Hudson: “As you tap it up from underneath and file the surface, it starts to highlight where the low spots are in the joint. The goal is to highlight where next to lift the panel. Once its been tapped up, we can achieve a perfect shape on the outside. The panel’s 0.8mm thick. When it’s finished, it’ll be between 0.55 and 0.6mm, a result of polishing the surface to highlight irregular shapes when we file.
“If you look at a finished brazed joint, it’s artwork. There’s an incredible level of skill that goes into completing these joins. What you try to achieve is a joint that nobody can see, that makes the panel look like it’s made from solid metal.”
The attention to detail extends to other areas of the car, notably the seam between the rear fender and the return flange of the wheel arch. “This is closed using a purely cosmetic soldering operation,” says Picken. “When it’s painted you don’t see any gap.” Why is this necessary, as the seam is located behind the door and invisible unless the door is open? “We don’t want the customer to see the gap when they open the door. We want them to see a smooth panel. We have to achieve this level of detail as it’s what our customers expect.”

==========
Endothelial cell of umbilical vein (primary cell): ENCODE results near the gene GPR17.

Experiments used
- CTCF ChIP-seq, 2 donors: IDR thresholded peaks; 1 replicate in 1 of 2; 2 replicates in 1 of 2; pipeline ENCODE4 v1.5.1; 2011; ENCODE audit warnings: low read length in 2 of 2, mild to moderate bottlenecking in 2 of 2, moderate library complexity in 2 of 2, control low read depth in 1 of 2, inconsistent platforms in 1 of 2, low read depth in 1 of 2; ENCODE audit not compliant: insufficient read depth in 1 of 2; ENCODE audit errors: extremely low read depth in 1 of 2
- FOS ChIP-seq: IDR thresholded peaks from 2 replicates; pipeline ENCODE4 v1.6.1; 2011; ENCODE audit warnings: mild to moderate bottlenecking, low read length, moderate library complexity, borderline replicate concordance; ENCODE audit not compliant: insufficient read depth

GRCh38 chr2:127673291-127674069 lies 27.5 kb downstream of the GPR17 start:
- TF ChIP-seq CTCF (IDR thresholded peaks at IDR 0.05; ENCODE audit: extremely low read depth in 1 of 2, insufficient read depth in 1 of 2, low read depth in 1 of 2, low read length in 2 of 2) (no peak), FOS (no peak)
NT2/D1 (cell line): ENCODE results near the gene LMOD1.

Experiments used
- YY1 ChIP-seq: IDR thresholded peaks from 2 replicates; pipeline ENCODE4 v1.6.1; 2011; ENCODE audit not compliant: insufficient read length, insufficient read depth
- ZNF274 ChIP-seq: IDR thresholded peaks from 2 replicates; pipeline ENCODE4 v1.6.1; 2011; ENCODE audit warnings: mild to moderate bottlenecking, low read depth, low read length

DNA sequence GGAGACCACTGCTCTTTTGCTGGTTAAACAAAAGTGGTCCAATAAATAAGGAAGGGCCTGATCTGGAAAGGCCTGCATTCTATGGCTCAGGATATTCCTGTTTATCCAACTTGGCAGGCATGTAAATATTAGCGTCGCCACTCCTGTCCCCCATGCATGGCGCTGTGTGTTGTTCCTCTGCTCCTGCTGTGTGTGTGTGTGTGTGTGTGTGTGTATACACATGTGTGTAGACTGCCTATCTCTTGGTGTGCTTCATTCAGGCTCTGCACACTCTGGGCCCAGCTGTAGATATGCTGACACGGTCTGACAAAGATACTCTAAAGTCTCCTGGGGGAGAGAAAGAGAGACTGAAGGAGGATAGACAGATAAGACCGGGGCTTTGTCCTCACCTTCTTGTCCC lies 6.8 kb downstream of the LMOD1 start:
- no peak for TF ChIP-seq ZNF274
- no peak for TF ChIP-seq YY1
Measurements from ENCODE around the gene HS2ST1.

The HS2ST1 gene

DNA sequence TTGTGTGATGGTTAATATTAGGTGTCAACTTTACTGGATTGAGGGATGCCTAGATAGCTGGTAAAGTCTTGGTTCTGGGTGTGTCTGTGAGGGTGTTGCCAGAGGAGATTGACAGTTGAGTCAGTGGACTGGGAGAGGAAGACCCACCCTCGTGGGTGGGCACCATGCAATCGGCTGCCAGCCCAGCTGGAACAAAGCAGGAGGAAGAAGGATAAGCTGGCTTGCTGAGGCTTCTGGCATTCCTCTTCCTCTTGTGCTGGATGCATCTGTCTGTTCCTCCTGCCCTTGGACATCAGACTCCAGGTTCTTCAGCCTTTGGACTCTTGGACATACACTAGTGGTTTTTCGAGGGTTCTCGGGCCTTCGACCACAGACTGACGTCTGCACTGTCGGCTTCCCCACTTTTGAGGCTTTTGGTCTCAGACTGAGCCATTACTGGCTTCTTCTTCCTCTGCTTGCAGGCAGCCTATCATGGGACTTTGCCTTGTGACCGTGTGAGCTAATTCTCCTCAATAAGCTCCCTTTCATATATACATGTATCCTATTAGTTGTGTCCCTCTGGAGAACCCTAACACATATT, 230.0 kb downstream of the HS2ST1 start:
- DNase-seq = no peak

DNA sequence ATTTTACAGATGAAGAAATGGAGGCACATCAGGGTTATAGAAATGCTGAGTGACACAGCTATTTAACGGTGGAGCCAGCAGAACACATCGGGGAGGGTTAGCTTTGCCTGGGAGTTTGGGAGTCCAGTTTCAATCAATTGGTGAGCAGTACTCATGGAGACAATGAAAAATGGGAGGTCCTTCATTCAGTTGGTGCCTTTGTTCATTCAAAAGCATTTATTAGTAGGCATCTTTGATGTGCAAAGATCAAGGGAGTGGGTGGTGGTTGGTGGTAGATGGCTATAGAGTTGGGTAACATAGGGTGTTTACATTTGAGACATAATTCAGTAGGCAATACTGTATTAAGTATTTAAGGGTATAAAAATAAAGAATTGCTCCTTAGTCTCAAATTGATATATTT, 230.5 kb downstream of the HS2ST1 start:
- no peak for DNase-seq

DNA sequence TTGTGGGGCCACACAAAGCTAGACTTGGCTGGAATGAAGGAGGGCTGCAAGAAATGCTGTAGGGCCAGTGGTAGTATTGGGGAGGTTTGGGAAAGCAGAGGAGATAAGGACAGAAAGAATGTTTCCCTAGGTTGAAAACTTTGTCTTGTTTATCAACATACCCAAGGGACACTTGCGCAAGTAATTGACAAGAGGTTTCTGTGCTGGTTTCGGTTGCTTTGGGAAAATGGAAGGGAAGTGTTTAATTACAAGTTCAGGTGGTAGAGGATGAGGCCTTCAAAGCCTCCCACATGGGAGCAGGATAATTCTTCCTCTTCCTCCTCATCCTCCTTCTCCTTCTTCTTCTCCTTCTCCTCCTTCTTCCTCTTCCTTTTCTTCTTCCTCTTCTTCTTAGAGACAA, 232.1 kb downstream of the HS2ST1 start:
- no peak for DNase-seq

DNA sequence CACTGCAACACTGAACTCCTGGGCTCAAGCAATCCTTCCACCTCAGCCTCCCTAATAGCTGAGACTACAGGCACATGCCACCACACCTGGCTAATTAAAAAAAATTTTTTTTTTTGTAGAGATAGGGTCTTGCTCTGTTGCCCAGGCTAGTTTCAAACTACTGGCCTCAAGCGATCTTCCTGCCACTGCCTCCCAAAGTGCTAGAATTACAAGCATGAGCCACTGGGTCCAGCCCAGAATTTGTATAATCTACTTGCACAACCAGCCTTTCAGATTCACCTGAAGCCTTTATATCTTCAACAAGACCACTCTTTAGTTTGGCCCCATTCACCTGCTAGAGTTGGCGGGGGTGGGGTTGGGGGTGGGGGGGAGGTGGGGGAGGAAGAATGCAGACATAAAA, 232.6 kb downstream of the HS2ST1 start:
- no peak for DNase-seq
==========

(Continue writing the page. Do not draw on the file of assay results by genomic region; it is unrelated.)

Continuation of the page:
The exterior dimensions of each Mulsanne body are tested using CMM equipment supplied by Wenzel. Individual welds are checked using ultrasonic equipment. “Weld testing is carried out over a set cycle,” says Hudson. “Within a week we test every spotweld in the car. Because it takes a week and a half to produce a body, we can capture all the spotwelds in the bodyshop and if there’s a failure – which is quite rare - we can chase it backwards, rather than forwards, through the system.”